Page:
Those who are privileged enough to have experienced A Short Film about Killing won’t even be surprised to discover that it had the capacity to stir social change, as it’s harrowing story of crime and punishment is a timeless insight into brutal murder, considered essential viewing by almost everyone that encounters it.

After senselessly murdering a taxi driver, an apathetic young man is put on trial by the state and sentenced to execution for his crimes. The film’s narrative is incredibly affecting because of the way the events are shot handheld, presenting the audience with so much raw detail in creating a piece of realist filmmaking which scarily resembles and utilises documentarian methods.

Kieslowski presents the murder committed by a disturbed young man in juxtaposition with the murder of this individual committed by the state; passionless and withdrawn, parallels can be found, which resulted in the film quickly being addressed as a political statement.

There are certainly social and political themes to unpack here, although, the film’s power to scare is undoubtedly in the way it portrays violence in such a detached and authentic fashion. There are scenes found here that will burrow under the skin of even the most seasoned genre-fans, but leave them with so much to think about. The continued consideration and appreciation shown for this film since its restoration in 2014 is deserved.


6. Come and See (Elem Klimov, 1985, Soviet Union)

come and see child

The atrocity of war has long been a fascination for numerous skilled filmmakers and audiences alike, which makes it all the more surprising that Klimov’s Come and See is perhaps the best war movie ever made and yet still remains criminally underseen.

Considered one of the finest achievements in all of Soviet cinema, Klimov’s masterpiece observes the Nazi occupation of Belarussia during World War II from the perspective of a young boy who joins the Soviet resistance after uncovering some buried rifles. The sheer horror of war is presented here as all-encompassing, and by persisting with such disturbing imagery, war begins to take on an increasingly hallucinatory form; as if this world of fear and blood has caused the characters surroundings to distort, menacing the protagonist as he strives to survive in an environment of hellish design.

There are a number of sequences which are best described as devastating, and Klemiv ensures that the audience are mesmerised by the toxicity of the events that are not the basis of a mere horror-film, but rather an alarming cinematic portrait of our petrifying world history.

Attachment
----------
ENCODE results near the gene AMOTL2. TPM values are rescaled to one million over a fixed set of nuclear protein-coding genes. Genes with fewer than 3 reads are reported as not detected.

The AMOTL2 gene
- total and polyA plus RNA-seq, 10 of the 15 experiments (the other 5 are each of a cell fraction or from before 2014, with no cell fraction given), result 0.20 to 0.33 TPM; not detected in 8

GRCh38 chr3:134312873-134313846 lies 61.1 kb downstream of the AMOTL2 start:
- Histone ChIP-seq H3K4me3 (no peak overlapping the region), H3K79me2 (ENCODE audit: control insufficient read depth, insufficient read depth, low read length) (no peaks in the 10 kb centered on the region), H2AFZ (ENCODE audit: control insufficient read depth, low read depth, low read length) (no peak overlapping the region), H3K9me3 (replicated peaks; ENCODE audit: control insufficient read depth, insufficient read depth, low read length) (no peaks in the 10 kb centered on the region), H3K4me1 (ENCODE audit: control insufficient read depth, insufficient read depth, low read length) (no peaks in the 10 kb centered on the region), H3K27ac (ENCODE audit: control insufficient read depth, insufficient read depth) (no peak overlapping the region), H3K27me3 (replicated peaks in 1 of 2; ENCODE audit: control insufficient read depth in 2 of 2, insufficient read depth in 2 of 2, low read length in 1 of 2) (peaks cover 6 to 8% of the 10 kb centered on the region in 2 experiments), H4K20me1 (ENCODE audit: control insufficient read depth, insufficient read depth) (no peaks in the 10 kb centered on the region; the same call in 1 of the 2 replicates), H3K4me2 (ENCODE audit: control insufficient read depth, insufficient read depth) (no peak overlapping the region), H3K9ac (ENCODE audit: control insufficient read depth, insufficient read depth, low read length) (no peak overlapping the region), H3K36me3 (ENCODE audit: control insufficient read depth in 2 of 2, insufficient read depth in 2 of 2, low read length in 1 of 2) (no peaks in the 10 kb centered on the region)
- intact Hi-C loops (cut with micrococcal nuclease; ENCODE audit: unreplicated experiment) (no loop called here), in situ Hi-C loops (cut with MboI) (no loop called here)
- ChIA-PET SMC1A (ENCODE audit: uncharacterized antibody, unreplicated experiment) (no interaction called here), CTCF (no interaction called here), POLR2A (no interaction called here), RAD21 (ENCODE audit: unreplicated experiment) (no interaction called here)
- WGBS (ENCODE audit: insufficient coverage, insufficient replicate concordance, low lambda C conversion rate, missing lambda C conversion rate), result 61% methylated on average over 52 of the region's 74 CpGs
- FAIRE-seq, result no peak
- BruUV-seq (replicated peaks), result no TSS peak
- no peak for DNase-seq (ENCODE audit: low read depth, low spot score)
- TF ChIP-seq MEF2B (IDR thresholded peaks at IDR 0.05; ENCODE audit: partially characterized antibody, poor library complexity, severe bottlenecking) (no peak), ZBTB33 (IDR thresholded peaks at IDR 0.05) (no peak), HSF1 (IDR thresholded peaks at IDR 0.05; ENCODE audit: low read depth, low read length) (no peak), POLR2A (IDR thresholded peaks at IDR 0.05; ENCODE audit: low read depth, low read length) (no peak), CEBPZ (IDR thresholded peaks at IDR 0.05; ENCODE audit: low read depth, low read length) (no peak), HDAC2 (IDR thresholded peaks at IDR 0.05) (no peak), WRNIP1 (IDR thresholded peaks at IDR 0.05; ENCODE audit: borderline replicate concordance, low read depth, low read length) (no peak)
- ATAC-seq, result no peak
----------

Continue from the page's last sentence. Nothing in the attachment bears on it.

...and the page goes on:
The performances are astonishing, and quite honestly, there are very few films which possess the power to shake audiences to their very core – Come and See is one of those films, and it will leave you terrified and exhausted, as if waking from a nightmare which ashamedly took place.

5. Twentynine Palms (Bruno Dumont, 2003, France)

Twentynine Palms (2003)

French writer-director Bruno Dumont’s third feature is certainly the most controversial, shocking, and arguably, least accomplished film on this list. Although needless to say, it has earned its place amongst this selection, and those who have seen it will certainly know why.

Some films can leave you feeling underwhelmed as they approach the last act, and while some fail to make a final impression in the end, some filmmakers manage to turn it around completely and grab your attention as the narrative suddenly concludes in unexpected fashion.

Not only does Dumont achieve the latter with Twentynine Palms, but he ultimately succeeds in lulling you into a daze for the majority of the film’s run-time and then scaring you half to death in its final moments. While the ending does not suddenly change the way you feel about the endless drudge of dull, sexually explicit activities of a couple travelling through the California desert, it shatters your sense of security completely.

Whether this is mere shock tactics to justify a series of tedious and uninvolving sequences or in fact a gruesome statement denouncing humanity and the unexpectedness or our extreme behaviour is entirely up for discussion.

However, regardless of the conclusion viewers may reach when discussing the film, there is no denying that the last act is vile and destroying, and will be sure to leave audiences choked up with fear. Its comments on the effects of human trauma are visually conveyed in such a bloodcurdling manner, resulting in imagery that will likely fade from memory.


4. Lilya 4-Ever (Lukas Moodysson, 2002, Sweden)


Swedish director Lukas Moodysson’s third feature-film is often considered his best, and it’s difficult to argue. This tale of hope, abandonment and suffering is heartbreaking to watch, and impossible to deny.

The film is actually largely based around the life of Lithuanian girl Danguole Rasalaite, who found herself in Sweden after her mother ran away to America; the character of Volodja is fictionalised, but apart from that, Moodysson’s script closely resembles actual events, making it all the more poignant. Audiences are fully aware that stories like this are very real, but there’s something about Lilja’s tragedy that is able to strike us to our very core, and that’s because Moodysson’s film is such an incredibly crafted piece of work. It tells the story of sixteen year-old Lilja and her young friend Volodja living in Estonia as they yearn for a life elsewhere. After being abandoned by her mother, she is desperate to cling to anyone that can offer her a shred of happiness, and meets a man who promises to give her a new life in Sweden.